Past Treasure of the Month – June 2013

Galveston Buccaneers

September 1934 – After a long hot summer, a raucous mob of three thousand baseball fans assembles in front of the Union Station (now known as the Shearn Moody Plaza and home to the Galveston Railroad Museum). The jubilant crowd was there to welcome home their heroes — the Galveston Buccaneers — who had just won the Texas League pennant. Their 9-2 victory over the San Antonio Missions capped an unlikely run for a team of mostly unknown youngsters and castaway veterans.

Jim Kelley bat

It is not difficult to imagine James “Jim” Kelley, a boy about six or seven years old, at that station cheering on the likes of Billy Webb, Wally Moses and Orville Jorgens. Earlier that season he went to a team event, perhaps a practice or scrimmage, at his school and got most of the squad to sign his Louisville Slugger. From there young Jim resisted the urge to use the bat and kept it in good condition.

This incredibly rare piece of Galveston sporting history was acquired by the Rosenberg Library in 2012 and features 18 signatures including: Major League greats Wally Moses (who in 1937 was one of the first baseball players to grace a Wheaties cereal box), renowned fielding pitcher Harry Gumbert (who was on the 1942 St. Louis Cardinals squad that won the World Series), all-star Beau Bell and other major leaguers. Made of white ash, the wooden bat was produced by the Louisville Slugger company in Louisville, Kentucky and has James Kelley’s name “Jim Kelly” branded on it. The autographed bat was on display as the June Treasure of the Month.

Galveston Buccaneers team photoPhotograph of the triumphant 1934 Galveston Buccaneers
(image courtesy of the Galveston and Texas History Center)

Derrill Pratt1931 photograph of Manager
Derrill “the Professor” Pratt.
Note the uniform’s skull
and crossbones logo.

The first Galveston baseball franchise (called the Galvestons, the Giants and the Sandcrabs at various times) was founded in 1888 when the Texas League was formed. Like most teams during the early years of professional baseball, the Galveston squad faced many challenges. The first was finding talented players who often had to come from out of state and commanded high salaries. Selling tickets was also problematic given the high prices of players. As a result, sales were sporadic and the team changed hands often. In 1924 they moved to Waco, but in 1931 Shearn Moody purchased the team and moved them back to the island.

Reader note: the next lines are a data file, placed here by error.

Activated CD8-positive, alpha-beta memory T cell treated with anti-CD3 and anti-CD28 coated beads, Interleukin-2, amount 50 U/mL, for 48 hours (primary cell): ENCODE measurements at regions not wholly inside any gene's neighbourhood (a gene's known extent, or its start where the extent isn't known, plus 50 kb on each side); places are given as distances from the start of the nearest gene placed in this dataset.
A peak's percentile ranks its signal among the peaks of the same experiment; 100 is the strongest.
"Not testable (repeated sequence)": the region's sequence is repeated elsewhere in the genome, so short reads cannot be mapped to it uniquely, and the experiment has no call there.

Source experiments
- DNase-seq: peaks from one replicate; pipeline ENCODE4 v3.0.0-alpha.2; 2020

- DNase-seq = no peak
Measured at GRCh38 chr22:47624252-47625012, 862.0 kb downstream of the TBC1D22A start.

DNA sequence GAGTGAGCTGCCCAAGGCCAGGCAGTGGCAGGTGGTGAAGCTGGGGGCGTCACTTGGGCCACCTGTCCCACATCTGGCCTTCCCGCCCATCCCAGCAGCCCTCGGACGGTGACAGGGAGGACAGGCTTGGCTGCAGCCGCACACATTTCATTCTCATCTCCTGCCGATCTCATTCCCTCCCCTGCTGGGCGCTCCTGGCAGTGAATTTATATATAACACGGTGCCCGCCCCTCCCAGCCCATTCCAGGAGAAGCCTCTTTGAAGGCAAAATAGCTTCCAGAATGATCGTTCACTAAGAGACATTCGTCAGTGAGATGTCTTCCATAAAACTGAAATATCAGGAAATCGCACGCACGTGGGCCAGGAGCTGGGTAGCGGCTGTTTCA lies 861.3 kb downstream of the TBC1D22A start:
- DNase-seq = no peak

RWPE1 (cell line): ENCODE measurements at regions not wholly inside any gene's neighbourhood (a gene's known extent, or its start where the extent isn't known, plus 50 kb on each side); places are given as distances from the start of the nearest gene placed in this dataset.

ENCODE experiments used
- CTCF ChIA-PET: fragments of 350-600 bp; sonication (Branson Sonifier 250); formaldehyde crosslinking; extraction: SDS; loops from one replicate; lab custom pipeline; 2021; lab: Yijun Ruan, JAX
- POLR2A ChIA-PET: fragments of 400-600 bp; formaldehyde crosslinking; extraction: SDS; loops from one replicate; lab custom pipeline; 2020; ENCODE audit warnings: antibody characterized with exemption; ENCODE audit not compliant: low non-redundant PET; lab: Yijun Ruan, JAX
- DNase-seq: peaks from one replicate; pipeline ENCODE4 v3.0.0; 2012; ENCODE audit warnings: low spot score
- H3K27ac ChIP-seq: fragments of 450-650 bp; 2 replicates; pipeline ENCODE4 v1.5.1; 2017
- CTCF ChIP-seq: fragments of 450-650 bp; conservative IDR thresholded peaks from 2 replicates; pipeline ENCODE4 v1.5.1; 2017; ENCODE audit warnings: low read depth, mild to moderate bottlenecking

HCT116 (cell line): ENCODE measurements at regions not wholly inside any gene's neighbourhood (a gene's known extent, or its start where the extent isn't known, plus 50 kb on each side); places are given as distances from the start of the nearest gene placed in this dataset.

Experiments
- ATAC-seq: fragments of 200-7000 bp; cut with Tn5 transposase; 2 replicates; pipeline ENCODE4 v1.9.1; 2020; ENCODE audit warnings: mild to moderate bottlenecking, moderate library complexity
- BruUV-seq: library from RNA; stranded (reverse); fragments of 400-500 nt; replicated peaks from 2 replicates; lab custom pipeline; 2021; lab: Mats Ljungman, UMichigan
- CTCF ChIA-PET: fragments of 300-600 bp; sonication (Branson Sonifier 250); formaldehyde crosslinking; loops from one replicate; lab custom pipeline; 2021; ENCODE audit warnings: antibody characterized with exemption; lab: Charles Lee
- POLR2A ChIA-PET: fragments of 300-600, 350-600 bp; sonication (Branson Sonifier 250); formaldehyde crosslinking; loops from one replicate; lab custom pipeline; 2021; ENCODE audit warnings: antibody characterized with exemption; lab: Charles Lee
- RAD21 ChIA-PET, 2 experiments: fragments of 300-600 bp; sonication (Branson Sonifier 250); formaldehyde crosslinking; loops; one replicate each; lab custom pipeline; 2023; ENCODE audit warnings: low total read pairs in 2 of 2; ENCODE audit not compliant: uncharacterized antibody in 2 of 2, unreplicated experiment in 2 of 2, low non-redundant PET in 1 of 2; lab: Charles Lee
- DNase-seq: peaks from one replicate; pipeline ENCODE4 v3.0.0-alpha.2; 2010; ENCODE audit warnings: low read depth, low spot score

Wally Moses WheatiesWally Moses 1937 Wheaties box
After playing for the 1934
Galveston Buccaneers, Wally Moses won
three World Series in the Major
Leagues, and was a two time all-star.

Under Moody’s ownership the franchise flourished. He started fresh by creating an edgy new logo with a Jolly Rogers style skull on the left breast of the team jersey, coupled with bombastic orange and black checkered caps and orange and white striped socks. The uniforms made quite an impression on a Beaumont reporter who ridiculed, “Evidently the Buccaneer moguls picked ‘em in the dark, or else got ‘em with soap coupons.” After three years the skull was replaced by a more modest ‘G’ inside of a circle. Moody, along with booster clubs like the Knotholers, helped build a large fan base of youngsters by giving free admission to boys under the age of fifteen. He also formed a stock company called the Galveston Baseball Association and raised over $100,000 for a stadium that the Galveston Daily News called “one of the finest in the south, even though [it was] constructed in record time.” Moody also brought in a young manager named Billy Webb from Chicago, gave him a great deal of control over the roster and actively pursued quality players with generous contracts and shrewd trades.

Moody Ball Stadium1931 Galveston Daily News photograph of the newly built Moody Stadium.

1934 was the first time a team from Galveston had won a pennant since 1899. With the Texas League title under their belt, the Bucs set their eyes on the New Orleans Pelicans and the coveted Dixie Series Title. However, the Pelicans proved to be more than the Bucs could handle. They won the series in six games with a 5-4 victory at their stadium in New Orleans on October 2, 1934. This loss ended the Bucs’ season, but 1934 still proved to be a high water mark for professional baseball in Galveston. The next year, Webb left and the Bucs never won another pennant. Shearn Moody died in 1936, and the subsequent owner moved the team to Shreveport, Louisiana.